That view is understandable, but it is wrong. Below the surface, subtle personnel moves and shifting political roles are having a powerful influence on the ship of state.
Although he has held the job since 2012, the Prime Minister Medvedev of 2018 may well be a different man in a different role. Six years ago, Medvedev’s obedient step down from the presidency to the premiership was seen as a sign of weakness and servility.
But by holding on to the job throughout Vladimir Putin’s next six-year term, Medvedev saw proof that the Russian president would keep his promises in return for loyalty—just as he had honored the guarantees once made to former President Boris Yeltsin and his family.
Medvedev has not, as initially expected, played the role of a scapegoat, sacrificed to take the blame for some unpopular decision. Even so, he has become a laughingstock, nicknamed “Crummy” [Zhalkiy] by his critics and identified with a comic prop—a yellow rubber duck.
Perhaps that was only to be expected. Medvedev, after all, saw his hopes for a second presidential term dashed after a single fishing trip with the man who really pulls the strings.
In his first few years as prime minister, Medvedev and his appointees were constantly criticized by Putin, further decreasing his political influence. He seemed a purely decorative figure, keeping a place warm while the real players fought for resources and Putin’s favor.
Medvedev’s role as a figurehead satisfied everybody, not least Putin. But as time passed, he did not disappear, and Putin’s criticism gradually petered out.
None of a string of scandals has caused serious trouble. Recent grumblings about alternatives to head the government have quieted, and during the past few months, it has become clear that Medvedev will keep his job.
This development, even if expected, changed the dynamics at the top echelon of Russian power. Now that Putin’s obligations to Medvedev under the 2012 “castling move” have been fulfilled, Medvedev’s status as the country’s second-most important person has a new basis.
He seems to have become indispensable to the president. For one, he generally handles his routine responsibilities well. The Russian economy, which was headed for disaster after relations with the West collapsed in 2014, has proved surprisingly resilient.
Moreover, placing any other figure in Medvedev’s role would have radically changed the power balance in the “terrarium of associates” around Putin. From a background figure, the prime minister has been transformed into a key element of stability—the absolute fetish of the Putin regime.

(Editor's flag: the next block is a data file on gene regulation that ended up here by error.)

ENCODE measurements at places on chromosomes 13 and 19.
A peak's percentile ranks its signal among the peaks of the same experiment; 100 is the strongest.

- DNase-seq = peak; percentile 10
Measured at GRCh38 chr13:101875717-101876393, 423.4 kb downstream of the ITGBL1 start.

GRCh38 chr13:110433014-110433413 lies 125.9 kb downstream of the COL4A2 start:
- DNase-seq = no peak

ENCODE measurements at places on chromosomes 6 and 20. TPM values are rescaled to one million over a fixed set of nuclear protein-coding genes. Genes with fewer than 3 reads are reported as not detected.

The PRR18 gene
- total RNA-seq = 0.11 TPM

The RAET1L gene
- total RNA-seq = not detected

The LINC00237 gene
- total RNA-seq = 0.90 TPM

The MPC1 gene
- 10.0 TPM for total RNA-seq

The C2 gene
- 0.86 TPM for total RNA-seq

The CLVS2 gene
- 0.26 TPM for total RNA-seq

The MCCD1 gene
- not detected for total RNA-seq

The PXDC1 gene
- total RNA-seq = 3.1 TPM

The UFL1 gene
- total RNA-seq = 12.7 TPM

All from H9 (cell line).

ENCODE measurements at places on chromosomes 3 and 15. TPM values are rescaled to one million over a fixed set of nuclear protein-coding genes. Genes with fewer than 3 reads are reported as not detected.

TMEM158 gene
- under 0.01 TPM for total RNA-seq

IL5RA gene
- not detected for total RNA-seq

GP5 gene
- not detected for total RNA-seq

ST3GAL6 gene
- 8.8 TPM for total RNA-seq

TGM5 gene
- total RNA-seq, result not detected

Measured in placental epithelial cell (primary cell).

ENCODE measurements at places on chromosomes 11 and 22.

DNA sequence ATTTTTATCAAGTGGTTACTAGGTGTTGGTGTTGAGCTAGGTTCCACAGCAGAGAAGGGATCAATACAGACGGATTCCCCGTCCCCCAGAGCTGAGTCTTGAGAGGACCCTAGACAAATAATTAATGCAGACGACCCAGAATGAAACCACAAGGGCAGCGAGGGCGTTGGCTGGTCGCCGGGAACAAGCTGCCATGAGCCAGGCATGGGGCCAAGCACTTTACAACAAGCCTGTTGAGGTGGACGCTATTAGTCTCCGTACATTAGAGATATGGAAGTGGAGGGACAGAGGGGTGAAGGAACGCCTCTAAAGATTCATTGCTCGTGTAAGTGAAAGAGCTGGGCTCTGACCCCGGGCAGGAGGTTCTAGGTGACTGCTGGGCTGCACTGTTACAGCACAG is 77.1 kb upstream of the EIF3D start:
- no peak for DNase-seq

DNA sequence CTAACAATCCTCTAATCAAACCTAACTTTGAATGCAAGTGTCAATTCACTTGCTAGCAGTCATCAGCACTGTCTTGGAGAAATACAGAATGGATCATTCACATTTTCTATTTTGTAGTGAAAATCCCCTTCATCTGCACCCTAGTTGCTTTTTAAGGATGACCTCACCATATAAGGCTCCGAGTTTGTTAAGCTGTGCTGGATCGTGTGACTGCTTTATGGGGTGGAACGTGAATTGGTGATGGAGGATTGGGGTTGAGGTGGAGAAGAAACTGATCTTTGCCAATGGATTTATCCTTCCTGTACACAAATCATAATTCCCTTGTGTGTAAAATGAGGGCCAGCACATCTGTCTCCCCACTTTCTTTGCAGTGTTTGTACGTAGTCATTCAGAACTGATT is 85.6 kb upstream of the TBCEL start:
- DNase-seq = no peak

This does not mean that Medvedev will start playing his own political game. That seems unlikely for someone whom Putin has already put firmly in his place: once bitten, twice shy. But it does mean that Medvedev will figure in the political games of others, be they financial and industrial groups or the security and military services.
Medvedev’s position has been buttressed by Putin’s cuts in military outlays and the push to overcome the technological gap between Russia and the highly developed countries. Regardless of whether this effort is successful, the share of budget resources directed to peaceful ends—and thus controlled by the civilian sectors of government—will certainly increase.
The prime minister has also been strengthened by a change at the head of the Government Administration. This key post—which carries the title of deputy prime minister and is akin to a chief of staff position, but more powerful—controls workflow and decision-making on the Cabinet level. Instead of Sergey Prikhodko, a relatively autonomous holdover from the Yeltsin era, the job will now be staffed by Konstantin Chuychenko, a former university schoolmate of Medvedev’s and his long-time closest ally.
Constitutionally, Medvedev remains first in the line of succession to Putin in the event of unforeseen circumstances. The significance of this role looms larger with the prime minister’s growing stature. Even the idea of Putin handing over the presidency again to Medvedev in 2024 no longer seems ridiculous. Perhaps good things do come to those who wait.